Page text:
Just when I think I’ve got things in order and I’m happy with the trajectory of a unit, I end up dreaming up some new assignment that occupies my evening. Sigh.
Tonight’s antagonist (though not an unwelcome one) is an assignment I developed for my government classes that get them to compare different media portrayal of the same event from White House news sources and from two other newspapers of their choosing. We read about how the White House use of the media evolved over the 20th century, and I thought this would be a nice assignment to get students to examine the nature and extent (or presence at all, perhaps) of media bias, and juxtapose that with official White House portrayals of those events. Moreover, I hope it yields some insights into how the modern presidency uses media — both traditional and social — in a way that is quite distinct from some of its historical predecessors.
For your collective edification, I’ve shared the assignment below:
The Presidency and the Media – A Comparative Analysis
Building off the reading about the media from our text, the goal of this assignment is to explore and analyze the different portrayals of particular topics, events, issues, and the like, from the perspective of the White House press secretary and other official media, and two other newspapers.
As a result of the comparison, you should be able to analyze and dissect the different portrayals of the same issue from the varied sources and then offer an assessment of the significance of those differences in terms of impact on the public and reliability of reporting.
- Select a topic that official White House media and other newspapers address. Once you’ve found a topic, post it to either the A Period TodaysMeet discussion group or the B Period TodaysMeet discussion group. Your topic should be clear and specific, and if it isn’t, then I’ll give you that feedback so you can properly refine it before doing further research and analysis of the presentation of that issue.
- The TodaysMeet discussion rooms are a venue to ask questions, share resources, get insights from classmates, etc. Please use proper decorum and a scholarly tone in this forum.
- Once your topic has been approved, you can then explore that topic on official White House news sources and on TWO other news sources.
- Try to find at least two different articles on each subject from the different papers. The goal of this requirement is to get a wider sample that will be more representative of the way each news outlet presents its view of the particular issue, event, topic, etc.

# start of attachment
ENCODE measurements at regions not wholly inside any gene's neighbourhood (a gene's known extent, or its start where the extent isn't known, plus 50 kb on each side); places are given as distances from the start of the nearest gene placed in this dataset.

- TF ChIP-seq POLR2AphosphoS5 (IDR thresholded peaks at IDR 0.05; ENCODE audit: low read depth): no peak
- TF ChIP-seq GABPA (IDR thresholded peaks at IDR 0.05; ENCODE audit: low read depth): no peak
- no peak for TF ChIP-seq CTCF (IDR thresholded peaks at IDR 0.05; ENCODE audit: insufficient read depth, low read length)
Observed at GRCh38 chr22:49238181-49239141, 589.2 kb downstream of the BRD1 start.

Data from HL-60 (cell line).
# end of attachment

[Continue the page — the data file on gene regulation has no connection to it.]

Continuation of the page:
- Closely read the article to identify the different perspectives on the topic and consider what interpretation you have about the significance of the difference (or lack thereof) amongst the various sources on the same topic. Work to develop ~3 key points of significance that you can illustrate and support with specific pieces of evidence from the different sources.
- Using a Screencast website (Screenr, Screencast-o-Matic, or another), record a narrative of your explanation/argument about these different sources and the significance of their presentations of this topic.
- Make sure that you are clear about your sources and their authorship. Remember, this is as vital (if not a more vital) element of a source than the source’s content.
- You should use the screencast features to visually highlight particular pieces of evidence, sequence of evidence, etc. and share that with the viewers.
- The screencasts can be a maximum of FIVE minutes. Once you’re done with your screencast, which conveys your argument verbally and illustrates it visually, then embed it into your class group on Edmodo (see these instructions for Screenr).
Learning Standards for Evaluation:
- Student used research and prep time in class effectively and in a focused way.
- Student developed a clear topic of investigation and got approval for it on the TodaysMeet discussion forum.
- Student found appropriate and adequate newspaper articles and White House releases from reputable newspapers and from the official White House news outlet.
- Student developed a clear argument and conveyed it persuasively via the narration on the screencast. The student presented this argument in five minutes or less on the screencast.
- Student recorded a clear screencast the mentioned the specific details of the sources with the audience via the screencast. Student used the screencast’s visual elements to highlight particular pieces of evidence that supported his or her argument.
- The student properly embedded his or her screencast to the appropriate class page on Edmodo.
Please share any thoughts or feedback you might have about the design, goals, implementation, missing resources, etc. I haven’t rolled this assignment out yet, so there’s still time to crowdsource this thing up to MacArthur Genius Grant level!